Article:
In an attempt to quiet her demons, Strayed embarked on a 1,000-mile solo trek on the exceedingly difficult Pacific Crest Trail, which runs through California, Oregon and Washington.
To hike the Pacific Crest, one must adjust to sea-level altitudes, as well as to heights of more 13,000 feet -- not to mention the threat of snakes, wildlife, wild swings in weather (heat and snow) and scary isolation.
The resulting trek, which Strayed made in 1995, transformed her life and led to the publication of Wild, a best-selling 2012 memoir about her shattered life and restorative wilderness journey.
Actress Reese Witherspoon joins with director Jean-Marc Vallee (The Dallas Buyers Club) to bring Strayed's story to the screen, presenting Strayed's inner and outer journeys -- both of which resound with hardship.
The resultant movie allows Witherspoon to seize an opportunity to appear sans make-up and, at times, without psychological defenses. She's certainly up to the challenge.
Because Strayed traveled alone, her story has been taken as a statement of feminist triumph. Strayed entered a male domain and proved that she could survive the arduous hardships of the trail. Viewed that way, the story acquires additional heft.
Although not without its tensions, Strayed's wilderness adventure is presented in straightforward fashion. She began with a ridiculously heavy backpack and boots that were too small. Gradually, she learned how to keep herself going.
Strayed met men along the way, and Vallee treats most of these meetings as friendly and helpful, although one proves potentially threatening, something along Deliverance lines.
Strayed's plunge into a wanton life began with the death of her 45-year-old mother (Laura Dern) from cancer. That blow was followed by estrangement from her husband (Thomas Sadowski), who made several futile attempts to rescue her from self-imposed degradation.
Vallee chooses to deal with Strayed's torments by replicated the way our minds tend to be flooded by unwanted thoughts. It's a valid approach, but the movie's many flashbacks don't always work, perhaps because they often feel abrupt and fragmentary, as if they've been shot out of a cannon.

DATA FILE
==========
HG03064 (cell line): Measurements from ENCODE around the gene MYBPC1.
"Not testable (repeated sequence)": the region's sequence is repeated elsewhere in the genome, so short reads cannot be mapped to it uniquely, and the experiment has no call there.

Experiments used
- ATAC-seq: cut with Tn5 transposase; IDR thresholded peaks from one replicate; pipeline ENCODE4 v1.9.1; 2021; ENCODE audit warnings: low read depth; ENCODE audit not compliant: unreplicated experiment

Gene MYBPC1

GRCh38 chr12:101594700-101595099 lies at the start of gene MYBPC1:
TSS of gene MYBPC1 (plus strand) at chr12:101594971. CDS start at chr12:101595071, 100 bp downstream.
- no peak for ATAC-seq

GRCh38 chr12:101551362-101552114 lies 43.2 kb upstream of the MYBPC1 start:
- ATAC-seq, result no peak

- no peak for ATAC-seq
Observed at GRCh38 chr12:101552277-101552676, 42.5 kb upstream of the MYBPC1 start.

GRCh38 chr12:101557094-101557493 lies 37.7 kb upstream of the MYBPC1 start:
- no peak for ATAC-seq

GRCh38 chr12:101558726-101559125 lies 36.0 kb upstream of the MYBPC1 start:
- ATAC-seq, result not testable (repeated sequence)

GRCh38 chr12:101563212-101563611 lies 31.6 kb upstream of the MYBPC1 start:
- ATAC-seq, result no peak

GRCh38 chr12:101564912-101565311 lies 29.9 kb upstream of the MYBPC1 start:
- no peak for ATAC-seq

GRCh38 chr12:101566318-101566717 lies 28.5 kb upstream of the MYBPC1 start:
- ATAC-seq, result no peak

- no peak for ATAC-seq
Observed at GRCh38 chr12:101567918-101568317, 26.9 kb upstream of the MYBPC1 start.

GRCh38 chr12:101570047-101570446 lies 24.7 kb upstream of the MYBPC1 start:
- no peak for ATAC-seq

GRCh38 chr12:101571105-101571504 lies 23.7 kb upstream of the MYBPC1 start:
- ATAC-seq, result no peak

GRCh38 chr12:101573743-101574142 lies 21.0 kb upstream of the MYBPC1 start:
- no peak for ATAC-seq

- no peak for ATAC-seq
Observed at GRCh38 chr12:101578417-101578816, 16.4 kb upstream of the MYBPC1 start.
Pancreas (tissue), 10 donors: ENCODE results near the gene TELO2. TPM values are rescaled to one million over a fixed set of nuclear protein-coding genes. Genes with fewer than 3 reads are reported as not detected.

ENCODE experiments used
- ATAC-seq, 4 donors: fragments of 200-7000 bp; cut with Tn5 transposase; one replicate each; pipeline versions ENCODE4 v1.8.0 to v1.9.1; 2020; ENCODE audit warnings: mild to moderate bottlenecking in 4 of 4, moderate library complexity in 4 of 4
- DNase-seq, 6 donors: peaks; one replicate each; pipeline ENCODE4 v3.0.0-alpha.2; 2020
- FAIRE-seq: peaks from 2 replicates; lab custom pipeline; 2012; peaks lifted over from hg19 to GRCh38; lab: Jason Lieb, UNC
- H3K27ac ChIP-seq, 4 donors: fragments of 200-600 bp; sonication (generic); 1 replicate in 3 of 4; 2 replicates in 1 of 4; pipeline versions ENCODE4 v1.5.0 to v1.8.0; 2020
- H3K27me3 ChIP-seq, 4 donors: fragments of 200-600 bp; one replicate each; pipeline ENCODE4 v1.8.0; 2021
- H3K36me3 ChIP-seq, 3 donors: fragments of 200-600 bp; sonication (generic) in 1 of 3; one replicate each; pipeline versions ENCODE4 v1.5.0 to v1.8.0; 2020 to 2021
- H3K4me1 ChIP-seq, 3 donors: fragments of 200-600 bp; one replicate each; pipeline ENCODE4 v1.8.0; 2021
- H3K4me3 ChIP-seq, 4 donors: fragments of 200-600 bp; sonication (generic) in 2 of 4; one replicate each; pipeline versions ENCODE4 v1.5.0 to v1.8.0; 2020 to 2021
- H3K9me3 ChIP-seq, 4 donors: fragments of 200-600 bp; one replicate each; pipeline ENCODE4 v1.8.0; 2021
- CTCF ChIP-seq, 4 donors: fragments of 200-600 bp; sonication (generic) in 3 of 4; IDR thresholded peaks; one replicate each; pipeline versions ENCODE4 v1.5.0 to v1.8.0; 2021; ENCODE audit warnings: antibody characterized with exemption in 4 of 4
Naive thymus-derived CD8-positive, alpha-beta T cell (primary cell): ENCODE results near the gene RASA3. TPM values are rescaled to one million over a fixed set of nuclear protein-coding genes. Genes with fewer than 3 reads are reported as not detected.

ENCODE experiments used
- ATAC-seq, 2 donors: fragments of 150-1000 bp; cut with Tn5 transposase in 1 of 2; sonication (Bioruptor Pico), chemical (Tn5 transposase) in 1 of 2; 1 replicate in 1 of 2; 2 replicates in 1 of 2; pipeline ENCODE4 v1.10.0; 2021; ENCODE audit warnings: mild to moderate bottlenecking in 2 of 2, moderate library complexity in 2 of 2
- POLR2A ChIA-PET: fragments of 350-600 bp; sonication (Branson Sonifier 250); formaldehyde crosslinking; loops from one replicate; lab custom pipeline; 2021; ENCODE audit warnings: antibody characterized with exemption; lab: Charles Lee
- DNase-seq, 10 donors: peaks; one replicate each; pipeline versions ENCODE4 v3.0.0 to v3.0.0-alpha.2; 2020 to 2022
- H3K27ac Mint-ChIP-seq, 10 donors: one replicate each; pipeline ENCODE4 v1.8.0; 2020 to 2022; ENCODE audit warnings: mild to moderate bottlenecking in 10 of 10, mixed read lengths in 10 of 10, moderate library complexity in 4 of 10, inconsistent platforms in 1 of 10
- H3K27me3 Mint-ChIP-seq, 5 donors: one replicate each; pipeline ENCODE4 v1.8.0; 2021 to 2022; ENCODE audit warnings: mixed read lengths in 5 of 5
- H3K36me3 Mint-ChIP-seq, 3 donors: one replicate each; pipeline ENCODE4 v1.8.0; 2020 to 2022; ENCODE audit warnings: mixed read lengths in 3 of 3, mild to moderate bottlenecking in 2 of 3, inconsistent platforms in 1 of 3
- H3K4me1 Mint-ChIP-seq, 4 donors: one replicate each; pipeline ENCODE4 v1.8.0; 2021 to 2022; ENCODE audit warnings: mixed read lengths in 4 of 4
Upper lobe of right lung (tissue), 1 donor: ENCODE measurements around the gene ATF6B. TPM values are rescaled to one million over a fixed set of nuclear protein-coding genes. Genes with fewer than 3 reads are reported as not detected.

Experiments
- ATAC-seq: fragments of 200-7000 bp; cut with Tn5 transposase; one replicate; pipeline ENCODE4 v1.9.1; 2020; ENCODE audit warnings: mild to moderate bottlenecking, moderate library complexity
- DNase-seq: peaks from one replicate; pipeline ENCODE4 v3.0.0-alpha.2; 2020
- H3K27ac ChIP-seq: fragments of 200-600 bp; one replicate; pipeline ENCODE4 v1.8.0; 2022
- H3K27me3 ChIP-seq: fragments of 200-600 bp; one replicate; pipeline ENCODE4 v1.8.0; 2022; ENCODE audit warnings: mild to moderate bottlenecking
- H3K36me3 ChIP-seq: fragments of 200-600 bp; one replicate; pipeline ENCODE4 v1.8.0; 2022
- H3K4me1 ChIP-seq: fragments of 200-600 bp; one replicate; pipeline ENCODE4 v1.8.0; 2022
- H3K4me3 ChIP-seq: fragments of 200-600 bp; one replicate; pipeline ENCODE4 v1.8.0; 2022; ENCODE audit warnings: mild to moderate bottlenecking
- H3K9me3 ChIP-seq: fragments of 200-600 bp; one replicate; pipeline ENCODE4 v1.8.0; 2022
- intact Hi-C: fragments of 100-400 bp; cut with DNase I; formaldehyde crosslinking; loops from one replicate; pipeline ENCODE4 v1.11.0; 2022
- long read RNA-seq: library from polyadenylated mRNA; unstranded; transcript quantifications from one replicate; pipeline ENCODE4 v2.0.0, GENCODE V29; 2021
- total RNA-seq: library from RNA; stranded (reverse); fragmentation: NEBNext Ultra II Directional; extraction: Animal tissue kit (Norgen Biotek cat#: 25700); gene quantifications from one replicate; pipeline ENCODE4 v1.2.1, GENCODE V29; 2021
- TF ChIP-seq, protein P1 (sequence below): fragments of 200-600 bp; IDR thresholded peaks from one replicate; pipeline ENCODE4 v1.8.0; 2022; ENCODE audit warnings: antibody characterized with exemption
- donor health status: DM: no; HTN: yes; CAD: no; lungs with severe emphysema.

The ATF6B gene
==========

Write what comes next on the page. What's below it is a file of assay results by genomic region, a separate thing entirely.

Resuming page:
As Strayed hikes, she's constantly confronting images of sexual abandon and heroin addiction. She also recalls happy times with her loving mother (Laura Dern), a woman who had a bad track record with men. We learn about Strayed's relationship with a younger brother, who had his own difficulties accepting his mother's death.
British novelist and screenwriter Nick Hornby (About a Boy and An Education) seems to dispense with a third act. The hike ends, Strayed tells us that everything in her life (good and bad) may have been necessary for her to reach the purifying moment with which the film concludes.
That's a triumphant ending on the page; somehow -- or so it seemed to me -- it didn't seem quite so moving on screen.
When Strayed finally has her big emotional catharsis, she drops to her knees and weeps after an unexpected encounter with a boy and his grandmother. Vallee shoots this scene from behind Witherspoon. We see only her back and that ever-present backpack, prominent though reduced in size from the movie's early going.
Something about that image didn't feel right to me. I don't know exactly what I wanted so see at that precise moment, but it sure wasn't that damn backpack.
Still, Witherspoon's performance, the range of scenery captured by cinematographer's Yves Belanger's camera and the amazing fact of the story -- a brave soul with no-previous experience conquered the Pacific Crest trail on her own -- prove sufficient fuel to keep the movie marching forward.